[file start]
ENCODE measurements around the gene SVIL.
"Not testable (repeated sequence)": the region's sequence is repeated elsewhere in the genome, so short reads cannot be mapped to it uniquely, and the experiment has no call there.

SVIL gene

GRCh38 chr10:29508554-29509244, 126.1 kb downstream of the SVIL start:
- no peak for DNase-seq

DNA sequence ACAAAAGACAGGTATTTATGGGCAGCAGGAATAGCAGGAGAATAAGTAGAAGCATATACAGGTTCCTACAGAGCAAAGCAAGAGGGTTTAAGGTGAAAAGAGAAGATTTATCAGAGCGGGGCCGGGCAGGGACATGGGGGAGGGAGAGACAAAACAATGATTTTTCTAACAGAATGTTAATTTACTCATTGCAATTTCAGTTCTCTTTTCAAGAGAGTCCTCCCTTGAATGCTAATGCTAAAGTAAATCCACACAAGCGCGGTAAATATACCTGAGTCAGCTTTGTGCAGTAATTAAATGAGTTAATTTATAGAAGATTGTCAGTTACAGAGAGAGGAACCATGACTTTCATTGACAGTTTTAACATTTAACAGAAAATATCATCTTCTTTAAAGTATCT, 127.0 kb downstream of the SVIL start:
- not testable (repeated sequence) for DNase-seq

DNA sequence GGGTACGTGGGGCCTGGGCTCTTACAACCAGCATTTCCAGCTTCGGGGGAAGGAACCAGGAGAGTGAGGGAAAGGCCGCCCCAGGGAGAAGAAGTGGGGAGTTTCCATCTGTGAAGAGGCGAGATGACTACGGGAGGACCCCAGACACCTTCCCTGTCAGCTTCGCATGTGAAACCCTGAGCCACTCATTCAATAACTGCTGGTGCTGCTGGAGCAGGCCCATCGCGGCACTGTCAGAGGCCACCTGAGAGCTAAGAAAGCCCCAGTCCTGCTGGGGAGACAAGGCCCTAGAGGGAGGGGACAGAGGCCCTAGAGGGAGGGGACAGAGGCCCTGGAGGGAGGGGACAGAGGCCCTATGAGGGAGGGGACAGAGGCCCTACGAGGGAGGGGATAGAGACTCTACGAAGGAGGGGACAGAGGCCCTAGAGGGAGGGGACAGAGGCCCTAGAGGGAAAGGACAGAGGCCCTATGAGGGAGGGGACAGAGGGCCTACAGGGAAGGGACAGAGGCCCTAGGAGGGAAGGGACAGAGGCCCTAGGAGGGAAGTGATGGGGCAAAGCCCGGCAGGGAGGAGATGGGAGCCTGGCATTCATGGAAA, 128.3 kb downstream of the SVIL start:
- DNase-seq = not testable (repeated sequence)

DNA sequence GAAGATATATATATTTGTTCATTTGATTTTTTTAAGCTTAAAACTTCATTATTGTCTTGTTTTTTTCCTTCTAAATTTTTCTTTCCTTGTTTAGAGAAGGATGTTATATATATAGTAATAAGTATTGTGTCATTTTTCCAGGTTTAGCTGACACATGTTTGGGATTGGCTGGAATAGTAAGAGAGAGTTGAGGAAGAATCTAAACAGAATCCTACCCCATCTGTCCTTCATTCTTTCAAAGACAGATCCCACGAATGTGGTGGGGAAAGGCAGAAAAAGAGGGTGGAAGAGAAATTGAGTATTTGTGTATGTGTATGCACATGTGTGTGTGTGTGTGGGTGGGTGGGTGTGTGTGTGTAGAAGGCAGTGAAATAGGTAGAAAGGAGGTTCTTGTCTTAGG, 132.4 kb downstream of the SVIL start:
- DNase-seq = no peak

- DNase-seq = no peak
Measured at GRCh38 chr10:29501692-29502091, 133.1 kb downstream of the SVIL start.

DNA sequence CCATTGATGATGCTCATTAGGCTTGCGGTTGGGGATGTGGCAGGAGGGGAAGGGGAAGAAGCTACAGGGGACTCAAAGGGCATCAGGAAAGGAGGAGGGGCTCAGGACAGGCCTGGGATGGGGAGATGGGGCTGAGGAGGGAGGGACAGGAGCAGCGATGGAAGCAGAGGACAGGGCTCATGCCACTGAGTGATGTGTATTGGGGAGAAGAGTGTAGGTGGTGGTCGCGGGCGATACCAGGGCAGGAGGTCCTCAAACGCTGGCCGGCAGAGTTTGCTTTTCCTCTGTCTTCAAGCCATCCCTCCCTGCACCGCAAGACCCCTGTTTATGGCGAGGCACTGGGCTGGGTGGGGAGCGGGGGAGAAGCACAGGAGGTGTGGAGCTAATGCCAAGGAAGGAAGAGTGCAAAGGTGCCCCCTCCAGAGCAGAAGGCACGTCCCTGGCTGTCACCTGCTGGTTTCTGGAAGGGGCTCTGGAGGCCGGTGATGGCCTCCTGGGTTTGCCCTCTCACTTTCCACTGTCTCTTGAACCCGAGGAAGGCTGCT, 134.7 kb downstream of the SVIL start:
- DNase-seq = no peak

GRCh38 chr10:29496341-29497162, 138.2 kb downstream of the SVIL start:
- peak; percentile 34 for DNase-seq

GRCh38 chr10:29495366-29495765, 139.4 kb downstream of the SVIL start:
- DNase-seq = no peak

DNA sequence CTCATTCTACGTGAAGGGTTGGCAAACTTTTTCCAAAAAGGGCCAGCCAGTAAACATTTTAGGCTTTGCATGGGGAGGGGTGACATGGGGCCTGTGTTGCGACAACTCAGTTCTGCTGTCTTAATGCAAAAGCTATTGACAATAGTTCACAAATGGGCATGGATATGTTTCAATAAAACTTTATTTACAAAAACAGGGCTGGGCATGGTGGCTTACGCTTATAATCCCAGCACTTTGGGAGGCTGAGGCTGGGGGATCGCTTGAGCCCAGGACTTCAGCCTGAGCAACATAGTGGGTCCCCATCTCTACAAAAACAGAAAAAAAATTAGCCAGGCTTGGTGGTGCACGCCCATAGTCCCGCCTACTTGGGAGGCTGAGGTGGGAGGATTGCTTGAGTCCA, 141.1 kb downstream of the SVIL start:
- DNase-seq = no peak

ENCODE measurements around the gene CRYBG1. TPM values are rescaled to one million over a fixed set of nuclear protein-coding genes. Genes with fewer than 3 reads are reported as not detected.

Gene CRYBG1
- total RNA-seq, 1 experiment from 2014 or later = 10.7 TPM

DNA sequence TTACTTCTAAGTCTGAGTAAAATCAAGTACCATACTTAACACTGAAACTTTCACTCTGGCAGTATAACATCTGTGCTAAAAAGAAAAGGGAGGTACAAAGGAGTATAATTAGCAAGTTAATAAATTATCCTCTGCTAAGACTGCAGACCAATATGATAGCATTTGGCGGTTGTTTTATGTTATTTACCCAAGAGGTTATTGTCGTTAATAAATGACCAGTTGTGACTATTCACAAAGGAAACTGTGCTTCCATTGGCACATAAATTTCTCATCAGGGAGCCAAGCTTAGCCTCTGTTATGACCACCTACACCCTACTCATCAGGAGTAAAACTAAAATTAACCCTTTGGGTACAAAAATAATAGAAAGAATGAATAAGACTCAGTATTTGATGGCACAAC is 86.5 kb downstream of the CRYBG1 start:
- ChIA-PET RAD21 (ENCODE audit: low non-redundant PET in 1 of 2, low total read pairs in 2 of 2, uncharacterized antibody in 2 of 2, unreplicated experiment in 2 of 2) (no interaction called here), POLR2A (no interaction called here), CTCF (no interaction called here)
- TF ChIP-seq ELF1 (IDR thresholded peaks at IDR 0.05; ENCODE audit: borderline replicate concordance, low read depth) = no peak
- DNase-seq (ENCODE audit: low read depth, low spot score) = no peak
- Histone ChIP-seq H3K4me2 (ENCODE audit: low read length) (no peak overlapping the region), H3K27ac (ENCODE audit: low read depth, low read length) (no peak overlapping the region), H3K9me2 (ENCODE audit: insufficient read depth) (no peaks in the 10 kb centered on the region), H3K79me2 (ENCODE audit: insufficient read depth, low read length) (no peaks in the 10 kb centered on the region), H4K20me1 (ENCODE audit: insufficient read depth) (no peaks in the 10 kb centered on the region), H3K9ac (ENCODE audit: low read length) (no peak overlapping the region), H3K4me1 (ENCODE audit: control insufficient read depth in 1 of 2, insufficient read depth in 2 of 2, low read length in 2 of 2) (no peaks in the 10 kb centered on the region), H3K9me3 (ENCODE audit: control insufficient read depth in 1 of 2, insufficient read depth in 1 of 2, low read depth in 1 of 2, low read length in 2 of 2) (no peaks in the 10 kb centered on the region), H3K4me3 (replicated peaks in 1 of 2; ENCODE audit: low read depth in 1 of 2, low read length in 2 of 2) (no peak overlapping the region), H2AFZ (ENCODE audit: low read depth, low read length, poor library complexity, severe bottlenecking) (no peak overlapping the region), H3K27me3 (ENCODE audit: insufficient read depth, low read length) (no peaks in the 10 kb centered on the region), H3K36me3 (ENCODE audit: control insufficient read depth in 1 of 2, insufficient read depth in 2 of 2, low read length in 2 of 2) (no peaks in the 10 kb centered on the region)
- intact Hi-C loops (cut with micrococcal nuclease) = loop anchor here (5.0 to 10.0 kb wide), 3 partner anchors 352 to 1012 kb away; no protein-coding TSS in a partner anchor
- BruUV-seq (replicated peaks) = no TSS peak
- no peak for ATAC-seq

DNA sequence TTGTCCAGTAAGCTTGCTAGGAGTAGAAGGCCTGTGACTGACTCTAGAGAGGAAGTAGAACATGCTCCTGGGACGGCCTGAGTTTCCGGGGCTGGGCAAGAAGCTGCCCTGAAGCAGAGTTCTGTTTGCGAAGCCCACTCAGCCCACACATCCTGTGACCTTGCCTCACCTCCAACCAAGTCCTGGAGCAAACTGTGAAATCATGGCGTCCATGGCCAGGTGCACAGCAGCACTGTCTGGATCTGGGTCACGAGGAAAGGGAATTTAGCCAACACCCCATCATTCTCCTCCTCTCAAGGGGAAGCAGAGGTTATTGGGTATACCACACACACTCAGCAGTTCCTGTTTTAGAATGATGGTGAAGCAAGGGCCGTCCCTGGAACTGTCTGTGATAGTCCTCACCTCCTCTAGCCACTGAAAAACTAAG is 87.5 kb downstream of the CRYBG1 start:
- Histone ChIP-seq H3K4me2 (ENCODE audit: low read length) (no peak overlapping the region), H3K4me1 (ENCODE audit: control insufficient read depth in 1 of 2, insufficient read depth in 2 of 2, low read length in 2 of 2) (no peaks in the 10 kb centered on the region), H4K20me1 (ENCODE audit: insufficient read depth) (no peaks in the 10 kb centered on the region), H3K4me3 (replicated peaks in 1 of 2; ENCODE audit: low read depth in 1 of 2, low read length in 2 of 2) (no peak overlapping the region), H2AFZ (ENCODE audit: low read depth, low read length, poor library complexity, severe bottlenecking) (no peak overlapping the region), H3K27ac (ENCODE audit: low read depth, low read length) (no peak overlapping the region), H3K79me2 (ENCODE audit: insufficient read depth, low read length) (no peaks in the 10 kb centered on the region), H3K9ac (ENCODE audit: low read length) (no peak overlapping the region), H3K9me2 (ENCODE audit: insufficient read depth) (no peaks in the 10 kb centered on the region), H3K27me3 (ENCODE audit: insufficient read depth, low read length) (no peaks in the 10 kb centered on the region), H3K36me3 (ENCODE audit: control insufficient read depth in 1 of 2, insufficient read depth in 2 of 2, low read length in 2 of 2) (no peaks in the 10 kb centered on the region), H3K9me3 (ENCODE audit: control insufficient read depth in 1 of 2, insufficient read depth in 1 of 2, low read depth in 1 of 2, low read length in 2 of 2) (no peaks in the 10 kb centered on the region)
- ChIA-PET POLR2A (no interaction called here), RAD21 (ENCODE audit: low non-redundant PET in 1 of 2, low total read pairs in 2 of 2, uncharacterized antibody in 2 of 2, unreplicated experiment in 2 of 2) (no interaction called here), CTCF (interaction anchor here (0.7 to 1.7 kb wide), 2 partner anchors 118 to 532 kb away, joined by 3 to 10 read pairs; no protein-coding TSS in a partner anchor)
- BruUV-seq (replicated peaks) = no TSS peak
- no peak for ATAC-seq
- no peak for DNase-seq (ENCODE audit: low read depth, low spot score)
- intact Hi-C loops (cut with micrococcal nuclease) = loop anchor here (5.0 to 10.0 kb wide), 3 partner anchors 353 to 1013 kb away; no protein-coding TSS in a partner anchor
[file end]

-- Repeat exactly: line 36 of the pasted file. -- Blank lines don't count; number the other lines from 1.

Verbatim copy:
- BruUV-seq (replicated peaks) = no TSS peak